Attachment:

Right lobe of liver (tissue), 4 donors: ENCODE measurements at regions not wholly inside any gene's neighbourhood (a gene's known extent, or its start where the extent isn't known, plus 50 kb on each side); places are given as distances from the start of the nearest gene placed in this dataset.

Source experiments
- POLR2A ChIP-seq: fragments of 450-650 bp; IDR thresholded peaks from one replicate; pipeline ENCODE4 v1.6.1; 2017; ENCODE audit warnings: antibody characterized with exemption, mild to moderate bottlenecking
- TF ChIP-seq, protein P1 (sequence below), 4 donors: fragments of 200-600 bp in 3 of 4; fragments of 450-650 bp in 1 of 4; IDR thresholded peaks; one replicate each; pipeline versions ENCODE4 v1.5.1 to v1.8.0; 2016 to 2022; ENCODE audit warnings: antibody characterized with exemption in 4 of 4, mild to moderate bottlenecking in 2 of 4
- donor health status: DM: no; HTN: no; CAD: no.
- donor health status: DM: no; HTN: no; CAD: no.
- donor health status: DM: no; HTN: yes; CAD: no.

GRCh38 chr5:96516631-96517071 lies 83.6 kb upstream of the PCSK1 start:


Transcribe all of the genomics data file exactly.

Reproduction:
Right lobe of liver (tissue), 4 donors: ENCODE measurements at regions not wholly inside any gene's neighbourhood (a gene's known extent, or its start where the extent isn't known, plus 50 kb on each side); places are given as distances from the start of the nearest gene placed in this dataset.

Source experiments
- POLR2A ChIP-seq: fragments of 450-650 bp; IDR thresholded peaks from one replicate; pipeline ENCODE4 v1.6.1; 2017; ENCODE audit warnings: antibody characterized with exemption, mild to moderate bottlenecking
- TF ChIP-seq, protein P1 (sequence below), 4 donors: fragments of 200-600 bp in 3 of 4; fragments of 450-650 bp in 1 of 4; IDR thresholded peaks; one replicate each; pipeline versions ENCODE4 v1.5.1 to v1.8.0; 2016 to 2022; ENCODE audit warnings: antibody characterized with exemption in 4 of 4, mild to moderate bottlenecking in 2 of 4
- donor health status: DM: no; HTN: no; CAD: no.
- donor health status: DM: no; HTN: no; CAD: no.
- donor health status: DM: no; HTN: yes; CAD: no.

GRCh38 chr5:96516631-96517071 lies 83.6 kb upstream of the PCSK1 start: